The Yakut live in NE Siberia, and are believed to have originated in Central Asia. Interestingly, the single Caucasoid mtDNA sequence in Yakuts could be plausibly of Central Asian origin, but their Mongoloid sequences are unlike those of their Siberian neighbors. The conclusions of the study:
The molecular data obtained from the archaeological samples studied bring new elements to the understanding of the origin and evolution of the Yakut population, as well as the kinship systems and social structures of the ancient Yakut population. Our results demonstrated the diversity of the sepulchral organization of the Quaternary terrace burial sites, which seem to be according to the degree of social or genetic kinship of the subjects. Moreover, the comparison of genetic data obtainedAmerican Journal of Physical Anthropology (Early view)
from ancient Yakut samples with Eurasian populations revealed 1) the presence of maternal lineages specific to the Yakut population; 2) the relative continuity of some of them, which could be considered as ‘‘founder haplotypes;’’ and 3) no support for the putative Central Asian origin of these ancient samples (except with the HV1 sequence of West Eurasian origin). Nevertheless, these preliminary results are inevitably constrained by the sample size, and new archaeological samples could provide more comprehensive insights into Yakut population history and validate/invalidate the hypotheses previously put forward.
Molecular Genetic Analysis of 400-Year-Old Human Remains Found in Two Yakut Burial Sites
François-Xavier Ricaut et al.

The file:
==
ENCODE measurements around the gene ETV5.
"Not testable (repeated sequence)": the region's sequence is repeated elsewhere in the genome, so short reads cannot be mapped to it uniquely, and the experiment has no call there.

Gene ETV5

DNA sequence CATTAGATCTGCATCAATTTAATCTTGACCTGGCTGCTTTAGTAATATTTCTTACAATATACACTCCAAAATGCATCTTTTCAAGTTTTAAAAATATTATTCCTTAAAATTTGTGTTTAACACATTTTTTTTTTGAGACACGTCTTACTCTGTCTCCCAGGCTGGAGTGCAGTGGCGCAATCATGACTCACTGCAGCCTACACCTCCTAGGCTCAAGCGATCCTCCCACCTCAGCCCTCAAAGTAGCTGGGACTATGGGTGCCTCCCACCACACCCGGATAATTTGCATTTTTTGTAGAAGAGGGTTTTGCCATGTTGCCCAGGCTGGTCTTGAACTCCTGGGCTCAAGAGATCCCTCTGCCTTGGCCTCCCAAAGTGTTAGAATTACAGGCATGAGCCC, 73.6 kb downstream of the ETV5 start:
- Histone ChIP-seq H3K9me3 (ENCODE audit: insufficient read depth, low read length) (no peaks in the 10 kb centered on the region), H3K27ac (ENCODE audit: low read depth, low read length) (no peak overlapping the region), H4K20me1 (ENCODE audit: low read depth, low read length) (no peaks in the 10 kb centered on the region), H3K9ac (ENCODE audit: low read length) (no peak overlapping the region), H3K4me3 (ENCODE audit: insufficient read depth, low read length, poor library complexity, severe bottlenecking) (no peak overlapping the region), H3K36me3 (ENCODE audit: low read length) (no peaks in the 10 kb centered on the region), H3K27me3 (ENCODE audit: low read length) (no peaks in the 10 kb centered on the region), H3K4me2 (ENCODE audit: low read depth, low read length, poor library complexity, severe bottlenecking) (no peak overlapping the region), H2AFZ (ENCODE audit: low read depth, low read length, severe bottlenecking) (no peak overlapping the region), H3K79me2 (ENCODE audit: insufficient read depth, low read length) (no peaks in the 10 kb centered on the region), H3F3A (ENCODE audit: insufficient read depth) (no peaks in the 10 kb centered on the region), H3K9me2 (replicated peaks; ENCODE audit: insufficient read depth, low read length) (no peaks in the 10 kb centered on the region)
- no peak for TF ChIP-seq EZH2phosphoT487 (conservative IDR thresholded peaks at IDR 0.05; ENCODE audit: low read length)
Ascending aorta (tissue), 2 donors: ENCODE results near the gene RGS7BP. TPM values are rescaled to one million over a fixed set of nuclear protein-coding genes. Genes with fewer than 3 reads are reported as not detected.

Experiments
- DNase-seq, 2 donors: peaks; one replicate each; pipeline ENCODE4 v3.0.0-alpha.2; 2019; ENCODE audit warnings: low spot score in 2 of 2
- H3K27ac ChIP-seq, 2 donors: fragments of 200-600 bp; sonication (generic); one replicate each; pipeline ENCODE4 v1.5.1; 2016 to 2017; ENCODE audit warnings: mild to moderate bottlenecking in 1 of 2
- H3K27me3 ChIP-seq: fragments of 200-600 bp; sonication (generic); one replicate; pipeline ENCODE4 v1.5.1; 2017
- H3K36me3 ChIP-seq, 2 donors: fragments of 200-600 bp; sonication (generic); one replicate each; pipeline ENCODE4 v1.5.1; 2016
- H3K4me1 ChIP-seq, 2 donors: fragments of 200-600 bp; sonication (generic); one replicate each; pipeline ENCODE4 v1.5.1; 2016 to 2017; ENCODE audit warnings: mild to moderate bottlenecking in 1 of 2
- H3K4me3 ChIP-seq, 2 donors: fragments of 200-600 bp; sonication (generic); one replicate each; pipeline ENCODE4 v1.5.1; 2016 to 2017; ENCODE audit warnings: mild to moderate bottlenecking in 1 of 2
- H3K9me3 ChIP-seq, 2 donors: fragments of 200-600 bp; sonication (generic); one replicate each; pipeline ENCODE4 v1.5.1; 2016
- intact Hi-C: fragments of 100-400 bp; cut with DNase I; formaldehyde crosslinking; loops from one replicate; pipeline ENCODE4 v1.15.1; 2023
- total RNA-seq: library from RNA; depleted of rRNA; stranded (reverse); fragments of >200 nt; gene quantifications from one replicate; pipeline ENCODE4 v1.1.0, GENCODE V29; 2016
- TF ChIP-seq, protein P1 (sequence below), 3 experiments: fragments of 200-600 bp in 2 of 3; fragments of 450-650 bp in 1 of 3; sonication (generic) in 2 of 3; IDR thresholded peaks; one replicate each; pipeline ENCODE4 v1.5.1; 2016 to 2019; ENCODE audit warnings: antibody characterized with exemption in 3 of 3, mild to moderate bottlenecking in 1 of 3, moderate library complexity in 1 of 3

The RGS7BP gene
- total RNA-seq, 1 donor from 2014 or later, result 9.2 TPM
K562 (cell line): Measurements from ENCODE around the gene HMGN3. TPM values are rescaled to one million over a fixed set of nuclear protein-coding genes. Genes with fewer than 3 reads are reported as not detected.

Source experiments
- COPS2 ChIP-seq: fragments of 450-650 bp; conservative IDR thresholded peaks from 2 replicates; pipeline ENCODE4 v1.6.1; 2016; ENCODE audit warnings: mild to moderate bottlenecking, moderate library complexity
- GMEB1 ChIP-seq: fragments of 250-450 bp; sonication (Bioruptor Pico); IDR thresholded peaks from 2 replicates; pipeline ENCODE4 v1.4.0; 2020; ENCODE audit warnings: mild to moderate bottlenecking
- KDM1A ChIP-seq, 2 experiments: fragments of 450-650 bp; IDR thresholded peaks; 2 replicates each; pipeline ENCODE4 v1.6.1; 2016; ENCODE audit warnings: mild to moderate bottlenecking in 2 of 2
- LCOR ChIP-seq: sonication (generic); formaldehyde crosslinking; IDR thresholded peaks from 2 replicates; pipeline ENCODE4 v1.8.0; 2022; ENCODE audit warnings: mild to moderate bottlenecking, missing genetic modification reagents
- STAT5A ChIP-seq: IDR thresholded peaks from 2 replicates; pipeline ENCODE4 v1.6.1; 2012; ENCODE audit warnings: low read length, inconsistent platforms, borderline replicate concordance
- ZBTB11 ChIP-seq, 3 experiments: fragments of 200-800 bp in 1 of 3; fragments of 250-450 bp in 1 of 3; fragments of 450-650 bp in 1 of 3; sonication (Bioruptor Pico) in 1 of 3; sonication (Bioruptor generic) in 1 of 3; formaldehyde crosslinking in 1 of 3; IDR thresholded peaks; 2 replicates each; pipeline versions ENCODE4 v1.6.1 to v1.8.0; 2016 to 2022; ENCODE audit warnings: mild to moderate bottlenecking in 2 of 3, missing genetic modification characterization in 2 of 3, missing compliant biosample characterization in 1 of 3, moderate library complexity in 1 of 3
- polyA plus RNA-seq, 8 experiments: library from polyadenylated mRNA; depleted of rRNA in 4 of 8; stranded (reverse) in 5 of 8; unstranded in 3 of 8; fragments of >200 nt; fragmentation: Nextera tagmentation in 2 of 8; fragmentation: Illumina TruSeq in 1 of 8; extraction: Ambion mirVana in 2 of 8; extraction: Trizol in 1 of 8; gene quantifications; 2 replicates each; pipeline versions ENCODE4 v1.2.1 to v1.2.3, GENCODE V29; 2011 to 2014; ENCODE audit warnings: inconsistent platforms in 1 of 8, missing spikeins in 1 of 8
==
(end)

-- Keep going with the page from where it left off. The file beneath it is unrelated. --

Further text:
The excavation of five frozen graves at the Sytygane Syhe and Istekh-Myrane burial sites (dated at 400 years old) in central Yakutia revealed five human skeletons belonging to the Yakut population. To investigate the origin and evolution of the Yakut population as well as the kinship system between individuals buried in these two sites, DNA was extracted from bone samples and analyzed by autosomal short tandem repeats (STRs) and by sequencing hypervariable region I (HV1) of the mitochondrial DNA (mtDNA) control region. The results showed a diversity of sepulchral organizations linked probably to the social or genetic background of the subjects. Comparison of STR profiles, mitochondrial haplotypes, and haplogroups with data from Eurasian populations indicated affinities with Asian populations and suggested a relative specificity and continuity of part of the Yakut mitochondrial gene pool during the last five centuries. Moreover, our results did not support a Central Asian (with the exception of maternal lineage of West Eurasian origin) or Siberian origin of the maternal lineages of these ancient Yakut subjects, implying an ethnogenesis of the Yakut population probably more complex than previously proposed.